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Original Sin

movie reviewvideo review out of 4

All-Reviews.com Movie Review: Original Sin

Starring: Antonio Banderas, Angelina Jolie
Director: Michael Cristofer
Rated: R
RunTime: 112 Minutes
Release Date: August 2001
Genres: Erotica, Suspense


*Also starring: Thomas Jane, Pedro Armendariz Jr., Allison Mackie, Joan Pringle, Jack Thompson



Review by Jerry Saravia
No Rating Supplied

While watching the over-exaggerated histrionics and sexual biplay of "Original Sin," all I could think of was how much more I admire Stanley Kubrick's wildly panned last hurrah, "Eyes Wide Shut." If you recall, "Eyes Wide Shut" was the infamous film starring Tom Cruise and Nicole Kidman that dealt with jealousy in a marriage and sexual innuendoes. Except for the de-eroticized orgy, most of "Eyes Wide Shut" left sexual romps to the imagination. It was all done with class, style and sophistication and left audiences puzzled and frustrated, particularly since one was not privy to seeing Kidman and Cruise in their birthday suits. "Original Sin" delivers on its promise of promiscuity, sex and tons of nudity - yes, Angelina Jolie is naked throughout this film. And so is the leading romantic star Antonio Banderas. And it is all about as sexy and erotic as any episode of "Red Shoe Diaries."

Based on the novel "Waltz into Darkness" by Cornell Woolrich, the film begins with a Cuban coffee planter, Luis Durand (Antonio Banderas), who is ready to marry a mail-order bride. His interests are primarily lustful since he does not believe in love ("Love is for those who believe in it.") Durand meets the bride named Julia Russell (Angelina Jolie) although she looks nothing like the photograph she sent him. This should be cause for alarm but Durand is, after all, rather smitten (hey, it is Lara Croft after all!). They agree that they can't trust each other since he told her he was a worker at a coffee plant, not the owner. What is striking about this scene is how lovingly composed it is. Director Michael Cristofer ("Gia") takes a cue from Martin Scorsese's "The Age of Innocence" by showing us Durand's subjective glances at the striking figure of Julia, dissolving from shots of her hair, lips, eyes, hands, etc. After seeing this sequence, I was convinced that Cristofer was g! oing to rein us in on one heck o f a full-blooded, passionate love story. Not so.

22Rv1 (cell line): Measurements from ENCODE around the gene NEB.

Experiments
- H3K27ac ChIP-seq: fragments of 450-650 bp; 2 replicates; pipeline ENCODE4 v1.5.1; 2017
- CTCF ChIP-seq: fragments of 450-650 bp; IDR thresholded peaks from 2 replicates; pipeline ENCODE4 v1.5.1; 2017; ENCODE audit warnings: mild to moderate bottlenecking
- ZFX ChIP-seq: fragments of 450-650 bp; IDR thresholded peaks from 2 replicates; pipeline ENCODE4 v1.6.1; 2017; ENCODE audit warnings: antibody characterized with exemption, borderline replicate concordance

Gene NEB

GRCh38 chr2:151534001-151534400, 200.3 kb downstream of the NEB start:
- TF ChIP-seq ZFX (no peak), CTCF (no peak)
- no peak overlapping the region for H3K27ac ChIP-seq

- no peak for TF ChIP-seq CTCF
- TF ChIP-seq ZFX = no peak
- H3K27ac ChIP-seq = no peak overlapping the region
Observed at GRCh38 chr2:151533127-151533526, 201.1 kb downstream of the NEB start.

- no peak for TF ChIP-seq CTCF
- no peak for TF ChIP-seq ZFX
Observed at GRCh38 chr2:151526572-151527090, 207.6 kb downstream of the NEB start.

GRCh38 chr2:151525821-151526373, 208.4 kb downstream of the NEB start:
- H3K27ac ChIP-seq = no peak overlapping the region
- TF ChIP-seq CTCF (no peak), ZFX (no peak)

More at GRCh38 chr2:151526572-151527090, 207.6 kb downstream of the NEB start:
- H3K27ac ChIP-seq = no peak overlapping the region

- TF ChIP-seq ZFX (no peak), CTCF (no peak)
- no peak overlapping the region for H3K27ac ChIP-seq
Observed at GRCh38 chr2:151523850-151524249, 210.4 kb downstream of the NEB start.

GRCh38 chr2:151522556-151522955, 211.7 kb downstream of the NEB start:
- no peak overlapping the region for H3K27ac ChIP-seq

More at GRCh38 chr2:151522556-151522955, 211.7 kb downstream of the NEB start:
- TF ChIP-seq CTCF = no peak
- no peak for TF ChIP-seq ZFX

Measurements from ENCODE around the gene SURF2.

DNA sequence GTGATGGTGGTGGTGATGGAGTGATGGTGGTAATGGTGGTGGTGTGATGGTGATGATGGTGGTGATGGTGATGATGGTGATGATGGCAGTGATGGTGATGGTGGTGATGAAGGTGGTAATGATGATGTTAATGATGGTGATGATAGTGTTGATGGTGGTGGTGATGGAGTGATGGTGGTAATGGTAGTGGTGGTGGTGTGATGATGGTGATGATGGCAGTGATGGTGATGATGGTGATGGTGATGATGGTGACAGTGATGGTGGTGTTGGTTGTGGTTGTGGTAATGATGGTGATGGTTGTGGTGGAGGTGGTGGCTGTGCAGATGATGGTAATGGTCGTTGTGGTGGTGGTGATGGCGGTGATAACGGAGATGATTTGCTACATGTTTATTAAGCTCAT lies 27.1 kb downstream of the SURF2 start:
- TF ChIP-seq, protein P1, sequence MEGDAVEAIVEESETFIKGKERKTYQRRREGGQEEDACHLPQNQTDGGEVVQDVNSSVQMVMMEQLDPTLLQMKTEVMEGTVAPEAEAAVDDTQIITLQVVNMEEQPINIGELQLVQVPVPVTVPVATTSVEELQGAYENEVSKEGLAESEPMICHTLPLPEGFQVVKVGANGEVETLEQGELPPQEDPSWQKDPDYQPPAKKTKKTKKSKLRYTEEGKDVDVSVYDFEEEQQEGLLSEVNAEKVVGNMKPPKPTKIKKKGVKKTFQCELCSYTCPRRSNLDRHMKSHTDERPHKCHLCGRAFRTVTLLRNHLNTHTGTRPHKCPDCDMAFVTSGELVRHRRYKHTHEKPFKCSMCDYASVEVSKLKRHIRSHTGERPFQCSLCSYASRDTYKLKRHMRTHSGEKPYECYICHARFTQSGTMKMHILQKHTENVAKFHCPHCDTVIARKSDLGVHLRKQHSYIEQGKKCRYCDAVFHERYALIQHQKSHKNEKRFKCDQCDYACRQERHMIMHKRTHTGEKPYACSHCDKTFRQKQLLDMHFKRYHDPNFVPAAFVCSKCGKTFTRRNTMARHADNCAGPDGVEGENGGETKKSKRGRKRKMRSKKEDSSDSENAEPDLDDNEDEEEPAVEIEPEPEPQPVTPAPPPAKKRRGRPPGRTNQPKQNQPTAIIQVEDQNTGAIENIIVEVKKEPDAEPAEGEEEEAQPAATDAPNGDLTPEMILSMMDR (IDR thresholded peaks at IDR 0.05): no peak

What starts as a sumptuous mood piece quickly degenerates into heavy, over-the-top melodrama. Julia is not what she seems since she takes Durand's money and splits. Durand is heartbroken, so much that he is ready to kill her only to then realize he is actually ready to kill for her (?). He hires a private investigator (Thomas Jane) to find her, though the investigator has already been looking for her for reasons that should be obvious to anyone who loves melodramas of this type. Revelations take place as does twists and turns, all foreseeable if, again, you have not lived in a monastery for the last twenty years. Oh, yes, but we do see Banderas and Jolie cavorting in the nude, in high-angle, softly pornographic scenes that only made me yawn. To call this eroticism is to forget what true eroticism is - consider the lovemaking scene between Greta Scacchi and Tim Robbins in "The Player," which is as erotic as they come. Even Bertolucci's "Last Tango in Paris" had a modicum of nud! ity. The sex scenes in this film play like a Playfold centerfold with Jolie at its center - it is no different than any soft-porno film you might catch late at night on HBO.

Perhaps "Original Sin" was meant to be melodramatic (I have not read the book nor seen Truffaut's original film version) but it is so high-pitched complete with a grating soundtrack of Spanish songs that it becomes a chore to sit through. Banderas succeeds in making Durand a torn man and I do enjoy watching Jolie, a stunning screen presence. They just do not have an iota of chemistry and since the characters are so one-dimensional, it is hard to care about them. Thomas Jane's role is crudely overdone and simply too cartoonish. The ending is such a howler and so nearly parodic that the whole audience erupted in laughter. "Original Sin" simply needed to be dialed down a bit for its own good.

Copyright 2001 Jerry Saravia

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